Take a journey with me.

You go to elementary school and what do you learn?

Reading, Writing and Arithmetic

How about High School?

Diagramming sentences, Algebra, Spanish, Chemistry


Most learn specific skills like accounting, finance, biology, or teaching.

Now, you start your first job.  What do we expect from you? 

We want you to take the technical knowledge you´ve learned and become an expert in a part of the business.  This works well for you because you have been training to become an expert since elementary school.

Okay, now let’s fast forward a bit to when you get promoted. Now, what skill sets do you need?

Leading, coaching, providing feedback, setting the vision, building relationships with peers, creating goals, and motivating others to name a few.

When did you learn this skill set?  Most of you have to learn on the job. Unfortunately, many of you try to stay the expert and have a hard time sharing your load with your staff. Your training has suggested that being the expert is the right thing to do.

Unfortunately, as you become a leader, you cannot be like the Staples Easy button and answer everyone’s questions.  If you try to be the answer person, then your cube or office becomes a revolving door of people buzzing in to ask questions and get their problems solved. You will find it harder and harder to get anything done, the days get longer, you start to resent your work and even your promotion and wonder if you might need to leave the organization. Sound familiar? I have worked with numerous clients that this is their history.  How do we change this?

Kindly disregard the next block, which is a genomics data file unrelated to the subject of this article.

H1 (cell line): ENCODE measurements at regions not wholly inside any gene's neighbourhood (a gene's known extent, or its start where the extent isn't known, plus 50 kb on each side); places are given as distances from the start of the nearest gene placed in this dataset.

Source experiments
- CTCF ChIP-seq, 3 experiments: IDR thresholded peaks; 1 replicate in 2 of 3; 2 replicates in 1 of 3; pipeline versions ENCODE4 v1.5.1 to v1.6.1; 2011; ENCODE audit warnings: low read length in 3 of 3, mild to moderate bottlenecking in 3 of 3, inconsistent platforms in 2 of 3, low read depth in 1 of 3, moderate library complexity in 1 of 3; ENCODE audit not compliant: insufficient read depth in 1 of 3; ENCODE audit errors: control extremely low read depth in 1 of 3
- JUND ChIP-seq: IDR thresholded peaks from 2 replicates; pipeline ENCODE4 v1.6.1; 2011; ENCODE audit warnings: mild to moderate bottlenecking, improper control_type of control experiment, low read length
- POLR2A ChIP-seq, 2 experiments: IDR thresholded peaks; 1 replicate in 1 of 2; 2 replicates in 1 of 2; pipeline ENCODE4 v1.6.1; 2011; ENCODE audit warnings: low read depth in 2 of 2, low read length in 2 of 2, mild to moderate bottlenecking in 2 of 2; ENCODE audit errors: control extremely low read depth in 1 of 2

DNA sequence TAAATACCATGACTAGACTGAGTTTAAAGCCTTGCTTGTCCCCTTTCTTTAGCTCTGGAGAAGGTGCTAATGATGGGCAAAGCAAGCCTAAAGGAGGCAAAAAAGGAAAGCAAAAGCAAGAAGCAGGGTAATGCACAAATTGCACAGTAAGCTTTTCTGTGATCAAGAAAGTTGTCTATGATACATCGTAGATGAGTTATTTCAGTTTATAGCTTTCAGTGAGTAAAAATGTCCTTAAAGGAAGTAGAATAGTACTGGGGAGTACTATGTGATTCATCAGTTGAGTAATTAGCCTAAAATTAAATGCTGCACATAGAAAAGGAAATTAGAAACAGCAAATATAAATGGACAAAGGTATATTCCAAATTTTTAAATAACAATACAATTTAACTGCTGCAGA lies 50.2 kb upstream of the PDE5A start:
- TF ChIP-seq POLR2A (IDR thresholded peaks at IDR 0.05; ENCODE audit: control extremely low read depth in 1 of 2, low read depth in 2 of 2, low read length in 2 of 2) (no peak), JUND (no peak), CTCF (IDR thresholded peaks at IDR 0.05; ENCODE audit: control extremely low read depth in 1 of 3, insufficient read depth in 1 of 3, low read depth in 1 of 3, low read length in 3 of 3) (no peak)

My friend Petra Platzer and I discussed this scenario in a recent Voltcast radio show episode (listen here). We discussed the shift from expert to strategic facilitator. The most important part of this shift is your mental framework. A strategic facilitator is someone that can look around the organization and figure out some critical questions:

1.      How critical is the work?

2.      How urgent is the work?

3.      Who is best qualified to do this work?

4.      Who is ready for a development opportunity?

5.      Do we have time to train someone on this work?

An expert usually thinks they have to do the work or they only delegate the work that is “below” them. A strategic facilitator looks to empower others, seeks to find the person and/or group that can provide the best solutions and then helps the person/team reach a successful outcome. They also recognize and reward the person who does the work and provides feedback on how to improve in the future. This leads to a more motivated and engaged workforce.

What keeps experts from moving to strategic facilitator? Time, competence of others, urgency, easier to do it yourself, you like to do the work, giving up responsibility, the fear that someone else might do it wrong, etc. Yes, these are all possibilities, but if you do not learn to facilitate actions then the expert becomes overwhelmed, tired, stressed and burned out.        

How are you doing at being a strategic facilitator? Need help learning to be a better delegator?  Check out this episode of the Voltcast radio show with me and Jennifer Owen-O’Quill to get some ideas. Thanks and good luck in your transition.